According to a story from BioSpace, the gene therapy company Reflection Biotechnologies Ltd. recently announced that the US Food and Drug Administration (FDA) has given Orphan Drug designation to its investigational gene therapy RBIO-101. This therapy is in development for the treatment of Bietti’s crystalline dystrophy. Reflection Biotechnologies is focused on the creation of new therapies for rare diseases.
About Bietti’s Crystalline Dystrophy
Bietti’s crystalline dystrophy is a rare genetic eye disease which appears to be more common people of Asian descent. The disease is linked to mutations that affect the CYP4V2 gene. Symptoms of Bietti’s crystalline dystrophy include the formation of crystals in the cornea, crystals in lymphocytes (a type of white blood cell), reflective, yellow deposits that appear on the retina, and the progressive atrophy choroid, choroicapillaries, and retina. This results in restriction of the visual field and night blindness. Vision problems usually become noticeable in the teenage years or early twenties. Disease progression does not always occur at the same rate in each eye. This is a very rare disease that has not received much attention or extensive research. As a result, there are currently no available treatments for the disease. To learn more about Bietti’s crystalline dystrophy, click here.
About Orphan Drug Designation
Orphan Drug designation is typically reserved for therapies that are meant to treat rare diseases, which is legally defined as any condition which affects less than 200,000 people in the US. In addition, the therapy must either display the potential to offer significant advantages over currently available treatments in either effectiveness or safety. Alternatively, drugs that could potentially satisfy a currently unmet medical need (Bietti’s crystalline dystrophy would certainly apply) also may be eligible. The designation confers certain benefits to the recipient company, such as the waiving of certain fees, tax breaks, and a seven year period of market exclusivity if the drug gains approval.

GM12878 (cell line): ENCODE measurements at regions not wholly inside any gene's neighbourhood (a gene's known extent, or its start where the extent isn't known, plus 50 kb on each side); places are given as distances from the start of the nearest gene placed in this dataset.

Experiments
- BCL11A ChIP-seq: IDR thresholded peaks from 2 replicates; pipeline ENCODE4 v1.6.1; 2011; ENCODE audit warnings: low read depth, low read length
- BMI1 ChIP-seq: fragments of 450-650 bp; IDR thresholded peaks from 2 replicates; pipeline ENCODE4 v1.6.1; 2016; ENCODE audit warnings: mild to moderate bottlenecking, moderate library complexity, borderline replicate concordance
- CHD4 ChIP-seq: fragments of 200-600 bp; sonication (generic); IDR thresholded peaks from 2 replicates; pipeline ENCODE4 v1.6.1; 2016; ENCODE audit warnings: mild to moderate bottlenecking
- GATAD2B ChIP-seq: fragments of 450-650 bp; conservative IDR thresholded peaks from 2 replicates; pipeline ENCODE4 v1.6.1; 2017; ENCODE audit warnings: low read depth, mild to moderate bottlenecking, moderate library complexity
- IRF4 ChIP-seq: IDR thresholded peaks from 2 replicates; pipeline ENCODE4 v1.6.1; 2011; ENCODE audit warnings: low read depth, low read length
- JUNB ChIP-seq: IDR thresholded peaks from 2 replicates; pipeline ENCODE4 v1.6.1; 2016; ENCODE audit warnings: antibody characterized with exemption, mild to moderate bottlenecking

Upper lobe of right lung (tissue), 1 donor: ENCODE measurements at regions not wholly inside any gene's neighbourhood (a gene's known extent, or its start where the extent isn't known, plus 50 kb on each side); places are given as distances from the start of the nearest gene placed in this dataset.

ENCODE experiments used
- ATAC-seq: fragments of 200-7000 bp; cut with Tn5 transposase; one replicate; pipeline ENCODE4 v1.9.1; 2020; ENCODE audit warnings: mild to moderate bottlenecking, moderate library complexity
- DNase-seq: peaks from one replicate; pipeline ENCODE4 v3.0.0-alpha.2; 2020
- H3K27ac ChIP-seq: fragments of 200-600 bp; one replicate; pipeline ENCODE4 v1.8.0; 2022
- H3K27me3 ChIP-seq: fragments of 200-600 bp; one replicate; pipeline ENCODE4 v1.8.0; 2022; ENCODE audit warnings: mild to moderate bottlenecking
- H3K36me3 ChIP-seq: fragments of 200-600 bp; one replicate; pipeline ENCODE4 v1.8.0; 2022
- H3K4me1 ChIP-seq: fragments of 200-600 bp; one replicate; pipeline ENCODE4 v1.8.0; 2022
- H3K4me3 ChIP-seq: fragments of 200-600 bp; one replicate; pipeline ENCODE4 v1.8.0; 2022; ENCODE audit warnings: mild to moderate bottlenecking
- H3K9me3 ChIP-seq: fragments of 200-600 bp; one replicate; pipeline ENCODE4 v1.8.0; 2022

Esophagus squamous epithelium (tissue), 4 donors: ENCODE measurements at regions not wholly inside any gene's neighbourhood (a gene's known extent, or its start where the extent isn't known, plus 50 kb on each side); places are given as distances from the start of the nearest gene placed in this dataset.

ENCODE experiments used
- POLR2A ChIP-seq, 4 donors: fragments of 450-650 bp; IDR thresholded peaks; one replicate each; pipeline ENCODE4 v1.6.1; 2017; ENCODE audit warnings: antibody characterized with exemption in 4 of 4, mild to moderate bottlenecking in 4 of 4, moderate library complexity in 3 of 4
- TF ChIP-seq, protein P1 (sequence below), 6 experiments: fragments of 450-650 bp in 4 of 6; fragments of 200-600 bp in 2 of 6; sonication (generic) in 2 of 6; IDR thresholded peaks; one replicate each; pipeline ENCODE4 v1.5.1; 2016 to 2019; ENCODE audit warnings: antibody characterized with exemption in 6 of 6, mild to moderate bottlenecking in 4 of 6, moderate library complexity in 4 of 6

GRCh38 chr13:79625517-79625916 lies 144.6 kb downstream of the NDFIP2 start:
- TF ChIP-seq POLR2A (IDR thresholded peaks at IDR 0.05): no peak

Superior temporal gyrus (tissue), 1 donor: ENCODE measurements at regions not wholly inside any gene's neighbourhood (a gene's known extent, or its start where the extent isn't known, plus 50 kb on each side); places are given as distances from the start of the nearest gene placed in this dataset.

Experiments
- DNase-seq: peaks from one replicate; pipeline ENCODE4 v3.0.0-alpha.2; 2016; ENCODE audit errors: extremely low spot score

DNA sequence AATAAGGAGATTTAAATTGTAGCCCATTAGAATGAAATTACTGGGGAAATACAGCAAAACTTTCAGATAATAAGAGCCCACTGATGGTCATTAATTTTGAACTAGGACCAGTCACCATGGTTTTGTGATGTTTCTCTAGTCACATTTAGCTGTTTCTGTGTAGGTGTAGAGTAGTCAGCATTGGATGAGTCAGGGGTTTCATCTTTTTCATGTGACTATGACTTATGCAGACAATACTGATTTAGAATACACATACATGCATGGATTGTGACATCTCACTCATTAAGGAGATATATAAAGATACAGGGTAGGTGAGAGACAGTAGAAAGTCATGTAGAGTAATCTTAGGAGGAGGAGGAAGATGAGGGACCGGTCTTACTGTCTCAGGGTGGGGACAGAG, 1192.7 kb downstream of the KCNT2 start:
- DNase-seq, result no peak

This news is a significant milestone for patients with the disease. Currently, dealing with Bietti’s crystalline dystrophy meant having to accept a severe decline in vision ability over the course of one’s life; most patients are legally blind by the time they reach age forty or fifty. RBIO-101 could give these patients a new reason to hope.